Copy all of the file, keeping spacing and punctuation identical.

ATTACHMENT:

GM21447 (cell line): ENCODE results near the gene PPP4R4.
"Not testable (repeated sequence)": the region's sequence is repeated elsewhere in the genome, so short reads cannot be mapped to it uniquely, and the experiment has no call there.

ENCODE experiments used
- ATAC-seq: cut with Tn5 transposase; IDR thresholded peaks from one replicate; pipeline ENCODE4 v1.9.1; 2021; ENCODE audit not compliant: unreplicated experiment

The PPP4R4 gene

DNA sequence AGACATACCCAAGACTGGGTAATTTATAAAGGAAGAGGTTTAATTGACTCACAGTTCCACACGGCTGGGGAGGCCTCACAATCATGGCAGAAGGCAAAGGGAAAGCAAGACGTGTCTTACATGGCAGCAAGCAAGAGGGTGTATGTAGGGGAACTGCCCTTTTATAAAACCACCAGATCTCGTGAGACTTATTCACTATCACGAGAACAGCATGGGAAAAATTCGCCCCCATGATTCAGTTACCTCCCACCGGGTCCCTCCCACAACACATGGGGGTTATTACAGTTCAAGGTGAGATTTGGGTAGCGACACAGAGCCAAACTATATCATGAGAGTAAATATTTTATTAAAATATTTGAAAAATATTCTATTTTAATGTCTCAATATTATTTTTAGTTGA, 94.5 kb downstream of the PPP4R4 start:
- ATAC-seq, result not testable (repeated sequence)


GM21447 (cell line): ENCODE results near the gene PPP4R4.
"Not testable (repeated sequence)": the region's sequence is repeated elsewhere in the genome, so short reads cannot be mapped to it uniquely, and the experiment has no call there.

ENCODE experiments used
- ATAC-seq: cut with Tn5 transposase; IDR thresholded peaks from one replicate; pipeline ENCODE4 v1.9.1; 2021; ENCODE audit not compliant: unreplicated experiment

The PPP4R4 gene

DNA sequence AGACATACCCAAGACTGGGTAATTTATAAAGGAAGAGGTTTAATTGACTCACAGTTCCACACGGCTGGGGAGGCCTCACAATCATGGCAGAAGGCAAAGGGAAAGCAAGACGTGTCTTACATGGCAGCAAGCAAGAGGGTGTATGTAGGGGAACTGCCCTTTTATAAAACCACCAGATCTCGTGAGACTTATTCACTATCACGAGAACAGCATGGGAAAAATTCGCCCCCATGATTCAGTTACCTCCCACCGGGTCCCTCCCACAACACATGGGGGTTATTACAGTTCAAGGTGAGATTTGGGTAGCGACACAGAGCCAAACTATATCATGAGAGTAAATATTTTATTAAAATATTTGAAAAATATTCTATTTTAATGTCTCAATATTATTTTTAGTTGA, 94.5 kb downstream of the PPP4R4 start:
- ATAC-seq, result not testable (repeated sequence)